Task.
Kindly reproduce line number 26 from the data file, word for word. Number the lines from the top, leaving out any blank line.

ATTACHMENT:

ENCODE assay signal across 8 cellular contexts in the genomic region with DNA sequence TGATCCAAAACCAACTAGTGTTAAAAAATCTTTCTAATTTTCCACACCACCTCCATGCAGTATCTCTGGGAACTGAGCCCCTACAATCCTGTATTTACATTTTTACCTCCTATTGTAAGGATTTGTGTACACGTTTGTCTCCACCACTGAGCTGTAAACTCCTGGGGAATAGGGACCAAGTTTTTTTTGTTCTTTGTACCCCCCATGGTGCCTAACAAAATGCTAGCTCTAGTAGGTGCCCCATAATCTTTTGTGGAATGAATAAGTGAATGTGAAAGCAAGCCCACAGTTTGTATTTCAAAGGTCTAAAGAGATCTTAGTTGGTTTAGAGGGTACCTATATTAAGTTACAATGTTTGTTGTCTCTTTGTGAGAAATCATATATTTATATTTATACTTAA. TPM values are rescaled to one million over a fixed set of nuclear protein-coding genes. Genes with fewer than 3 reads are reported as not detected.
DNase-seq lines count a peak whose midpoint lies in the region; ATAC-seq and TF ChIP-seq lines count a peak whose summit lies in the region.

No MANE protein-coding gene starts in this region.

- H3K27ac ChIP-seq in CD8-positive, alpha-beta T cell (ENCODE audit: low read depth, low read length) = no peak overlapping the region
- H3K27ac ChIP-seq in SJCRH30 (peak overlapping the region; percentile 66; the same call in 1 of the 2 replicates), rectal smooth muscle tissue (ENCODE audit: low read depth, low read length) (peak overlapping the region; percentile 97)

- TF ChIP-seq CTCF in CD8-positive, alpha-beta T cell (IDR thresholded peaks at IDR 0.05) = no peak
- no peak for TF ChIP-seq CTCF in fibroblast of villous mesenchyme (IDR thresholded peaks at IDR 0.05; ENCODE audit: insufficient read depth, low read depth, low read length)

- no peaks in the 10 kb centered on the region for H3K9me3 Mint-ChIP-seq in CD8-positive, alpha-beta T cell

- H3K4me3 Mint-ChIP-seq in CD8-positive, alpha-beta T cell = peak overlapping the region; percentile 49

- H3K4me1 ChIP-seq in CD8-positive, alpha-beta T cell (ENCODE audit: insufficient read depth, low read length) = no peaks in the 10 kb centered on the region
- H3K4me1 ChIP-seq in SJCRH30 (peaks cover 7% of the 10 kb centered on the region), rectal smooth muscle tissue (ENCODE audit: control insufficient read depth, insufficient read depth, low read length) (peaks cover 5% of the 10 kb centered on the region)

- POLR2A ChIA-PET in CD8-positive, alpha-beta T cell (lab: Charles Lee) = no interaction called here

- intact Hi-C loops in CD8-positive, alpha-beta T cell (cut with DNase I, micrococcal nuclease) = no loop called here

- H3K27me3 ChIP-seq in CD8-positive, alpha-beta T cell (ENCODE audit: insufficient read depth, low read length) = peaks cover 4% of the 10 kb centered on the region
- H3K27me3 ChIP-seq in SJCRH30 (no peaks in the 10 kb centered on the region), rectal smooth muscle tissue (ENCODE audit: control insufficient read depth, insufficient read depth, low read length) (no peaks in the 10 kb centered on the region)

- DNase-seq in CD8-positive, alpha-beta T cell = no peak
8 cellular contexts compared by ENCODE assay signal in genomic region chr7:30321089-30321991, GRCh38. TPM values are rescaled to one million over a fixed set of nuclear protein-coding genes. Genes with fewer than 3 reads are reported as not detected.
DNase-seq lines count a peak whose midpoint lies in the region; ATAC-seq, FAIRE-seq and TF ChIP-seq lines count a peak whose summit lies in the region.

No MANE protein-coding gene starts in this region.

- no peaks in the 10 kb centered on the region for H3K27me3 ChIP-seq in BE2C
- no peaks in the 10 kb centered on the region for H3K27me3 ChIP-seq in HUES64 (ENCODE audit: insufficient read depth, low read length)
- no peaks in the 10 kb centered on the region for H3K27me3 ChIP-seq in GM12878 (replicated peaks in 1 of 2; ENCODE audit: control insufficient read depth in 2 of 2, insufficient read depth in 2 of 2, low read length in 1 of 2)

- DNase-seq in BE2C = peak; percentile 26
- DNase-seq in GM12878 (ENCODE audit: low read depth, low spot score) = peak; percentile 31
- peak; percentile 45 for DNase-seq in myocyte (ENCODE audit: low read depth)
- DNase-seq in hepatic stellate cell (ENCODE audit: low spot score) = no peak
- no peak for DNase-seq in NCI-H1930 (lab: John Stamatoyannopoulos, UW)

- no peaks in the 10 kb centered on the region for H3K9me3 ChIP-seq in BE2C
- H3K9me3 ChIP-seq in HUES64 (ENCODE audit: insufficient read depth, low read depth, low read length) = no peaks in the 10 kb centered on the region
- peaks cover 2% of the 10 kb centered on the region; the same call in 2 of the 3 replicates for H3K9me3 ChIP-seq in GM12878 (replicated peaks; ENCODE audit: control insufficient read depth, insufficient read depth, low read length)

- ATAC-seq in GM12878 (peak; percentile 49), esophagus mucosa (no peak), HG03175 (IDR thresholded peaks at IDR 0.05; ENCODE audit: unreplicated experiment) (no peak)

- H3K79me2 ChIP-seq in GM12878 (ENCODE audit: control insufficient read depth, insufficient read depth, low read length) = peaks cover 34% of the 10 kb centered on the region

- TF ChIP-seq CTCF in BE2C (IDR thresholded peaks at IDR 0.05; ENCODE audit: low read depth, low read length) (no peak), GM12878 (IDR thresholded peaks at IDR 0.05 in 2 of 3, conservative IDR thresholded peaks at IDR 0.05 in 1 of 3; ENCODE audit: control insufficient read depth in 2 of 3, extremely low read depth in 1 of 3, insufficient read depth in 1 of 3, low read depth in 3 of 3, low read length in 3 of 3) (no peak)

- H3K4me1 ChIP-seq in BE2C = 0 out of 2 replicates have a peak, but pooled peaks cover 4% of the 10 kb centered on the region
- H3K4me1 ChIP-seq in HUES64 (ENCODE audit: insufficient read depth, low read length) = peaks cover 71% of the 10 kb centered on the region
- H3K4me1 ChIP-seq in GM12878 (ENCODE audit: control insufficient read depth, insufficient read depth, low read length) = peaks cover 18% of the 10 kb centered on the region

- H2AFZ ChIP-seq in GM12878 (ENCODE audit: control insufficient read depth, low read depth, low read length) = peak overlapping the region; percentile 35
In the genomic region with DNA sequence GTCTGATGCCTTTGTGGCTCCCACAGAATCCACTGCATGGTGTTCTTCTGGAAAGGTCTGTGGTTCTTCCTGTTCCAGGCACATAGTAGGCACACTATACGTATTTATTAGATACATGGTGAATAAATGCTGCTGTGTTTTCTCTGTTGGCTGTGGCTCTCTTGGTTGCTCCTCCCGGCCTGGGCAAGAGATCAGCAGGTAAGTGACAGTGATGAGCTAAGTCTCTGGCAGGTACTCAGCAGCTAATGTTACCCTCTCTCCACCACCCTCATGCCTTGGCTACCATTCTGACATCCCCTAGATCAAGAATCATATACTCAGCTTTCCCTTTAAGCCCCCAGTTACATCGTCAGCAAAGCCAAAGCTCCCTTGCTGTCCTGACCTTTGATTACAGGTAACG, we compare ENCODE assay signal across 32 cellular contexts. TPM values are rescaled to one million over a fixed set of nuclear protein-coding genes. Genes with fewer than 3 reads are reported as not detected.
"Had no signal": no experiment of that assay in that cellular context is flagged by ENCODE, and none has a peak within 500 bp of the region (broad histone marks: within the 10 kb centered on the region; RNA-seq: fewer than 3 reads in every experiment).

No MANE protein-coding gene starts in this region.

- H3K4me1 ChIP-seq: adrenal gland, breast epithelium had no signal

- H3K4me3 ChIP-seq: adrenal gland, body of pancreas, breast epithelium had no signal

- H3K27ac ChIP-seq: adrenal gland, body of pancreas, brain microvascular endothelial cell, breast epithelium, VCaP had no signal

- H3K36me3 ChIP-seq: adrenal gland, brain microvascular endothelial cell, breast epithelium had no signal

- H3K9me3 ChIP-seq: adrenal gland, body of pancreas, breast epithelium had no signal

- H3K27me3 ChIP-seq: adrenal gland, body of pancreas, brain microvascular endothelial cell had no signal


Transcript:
- DNase-seq in hepatic stellate cell (ENCODE audit: low spot score) = no peak